As any business grows, more people seem to get involved with decisions. The proportion of internal emails versus external emails changes. I wonder what the magic number is when a company actually becomes less productive because they have too many people? (We are a long way from that at RedBalloon, as we are only 40 people). It is not necessarily the more people you put on a problem, but how they work which will make the difference.
I heard this fascinating story from an entrepreneur in Canada. He shared that a business owner friend of his had 450 employees and things were not going well. In fact, he was facing bankruptcy. A consultant knocked on his door and asked the question, ‘How many people can you afford to pay for the next 12 weeks?’ The business owner responded, ‘Perhaps 180, 200 max.’ The consultant said, ‘We need 12 weeks to turn this business around.’ The business owner knew that bankruptcy or losing more than half his people really equated to the same thing? how could he possibly run the business with so few people?
He asked the consultant, ‘Exactly what do you propose to do with the remaining people?’ He responded, ‘I was the CEO of a very large organisation until I retired about five years ago. I had a personal assistant, and it was her job to arrive 20 minutes before me and open the mail, review it and put it in my pigeon hole for me to respond to. She did this again at lunchtime. I reviewed mail twice a day and the rest of the time I got on with running the business.’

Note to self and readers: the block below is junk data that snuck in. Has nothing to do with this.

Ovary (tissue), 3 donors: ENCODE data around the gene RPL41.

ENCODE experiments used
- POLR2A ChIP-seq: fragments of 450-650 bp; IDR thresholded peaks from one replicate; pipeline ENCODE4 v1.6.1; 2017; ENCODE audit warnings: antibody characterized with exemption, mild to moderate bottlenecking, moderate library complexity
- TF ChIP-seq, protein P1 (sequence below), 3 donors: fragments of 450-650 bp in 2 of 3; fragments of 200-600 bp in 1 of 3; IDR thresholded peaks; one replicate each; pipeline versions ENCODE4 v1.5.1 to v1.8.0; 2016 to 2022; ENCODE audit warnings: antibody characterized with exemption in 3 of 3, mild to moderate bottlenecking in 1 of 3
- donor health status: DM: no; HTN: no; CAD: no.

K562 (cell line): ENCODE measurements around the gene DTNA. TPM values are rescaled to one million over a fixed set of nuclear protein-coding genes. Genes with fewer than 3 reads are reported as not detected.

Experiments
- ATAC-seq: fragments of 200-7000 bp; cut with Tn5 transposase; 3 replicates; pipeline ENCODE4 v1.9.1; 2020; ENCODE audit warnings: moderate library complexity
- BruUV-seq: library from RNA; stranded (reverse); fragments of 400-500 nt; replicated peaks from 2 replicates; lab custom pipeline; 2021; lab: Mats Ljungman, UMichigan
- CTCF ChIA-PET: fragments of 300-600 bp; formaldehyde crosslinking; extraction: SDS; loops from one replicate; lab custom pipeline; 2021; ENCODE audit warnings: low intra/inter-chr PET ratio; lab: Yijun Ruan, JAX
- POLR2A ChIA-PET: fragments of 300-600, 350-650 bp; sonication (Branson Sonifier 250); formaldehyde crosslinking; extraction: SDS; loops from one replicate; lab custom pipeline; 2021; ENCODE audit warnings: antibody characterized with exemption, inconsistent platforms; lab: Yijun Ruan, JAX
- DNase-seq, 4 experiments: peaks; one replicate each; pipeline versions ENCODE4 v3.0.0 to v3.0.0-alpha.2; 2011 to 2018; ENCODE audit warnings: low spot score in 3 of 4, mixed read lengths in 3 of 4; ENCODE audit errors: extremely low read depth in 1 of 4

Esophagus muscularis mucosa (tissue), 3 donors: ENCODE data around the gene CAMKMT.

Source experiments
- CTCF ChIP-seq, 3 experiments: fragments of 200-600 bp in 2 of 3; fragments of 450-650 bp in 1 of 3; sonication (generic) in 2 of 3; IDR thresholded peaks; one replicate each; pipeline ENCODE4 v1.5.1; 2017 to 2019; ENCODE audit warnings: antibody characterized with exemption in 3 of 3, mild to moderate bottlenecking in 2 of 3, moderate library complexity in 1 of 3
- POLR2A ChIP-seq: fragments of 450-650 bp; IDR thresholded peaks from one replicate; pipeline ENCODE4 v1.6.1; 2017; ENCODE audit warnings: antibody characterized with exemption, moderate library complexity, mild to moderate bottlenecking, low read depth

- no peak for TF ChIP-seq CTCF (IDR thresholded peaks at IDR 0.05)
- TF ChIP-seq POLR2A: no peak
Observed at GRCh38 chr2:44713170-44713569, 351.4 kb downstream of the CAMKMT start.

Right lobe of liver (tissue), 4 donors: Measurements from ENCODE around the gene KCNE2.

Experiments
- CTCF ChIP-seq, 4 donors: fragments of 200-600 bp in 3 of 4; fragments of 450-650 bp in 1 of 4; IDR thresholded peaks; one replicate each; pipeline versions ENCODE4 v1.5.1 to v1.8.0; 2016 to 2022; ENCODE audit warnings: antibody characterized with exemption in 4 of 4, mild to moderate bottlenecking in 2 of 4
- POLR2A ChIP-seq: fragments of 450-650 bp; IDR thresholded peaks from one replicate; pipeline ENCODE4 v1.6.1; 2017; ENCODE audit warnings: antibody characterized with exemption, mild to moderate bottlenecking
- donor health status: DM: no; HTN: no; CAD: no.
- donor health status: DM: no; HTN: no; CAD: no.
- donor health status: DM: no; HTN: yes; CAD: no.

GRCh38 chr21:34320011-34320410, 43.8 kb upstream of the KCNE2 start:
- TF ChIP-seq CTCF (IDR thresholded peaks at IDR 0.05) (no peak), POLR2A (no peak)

The business owner said, ‘Well how is this going to help me?’. ‘Do you use Outlook here? Of course. How often do your people respond to emails? Quite frankly if my assistant had run into me every time a piece of mail arrived, announcing “You’ve got mail? STOP everything” I would never have got anything done.’
You might have paid $100 for the software but most people only use 1% of its functionality. You’re going to pay me $300 to teach your people how to use it as a productivity tool. Not the demanding beast that it has become.’
The owner engaged his services, the business turned around with less than half the staff and profitability returned. And Outlook (inbound emails) no longer dictated how their day was going to go.
Jurgen Schmechel says
Well said, Naomi!
From my point of view Outlook is the most neglected software on the planet, because nobody took the time to learn in properly.
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All the best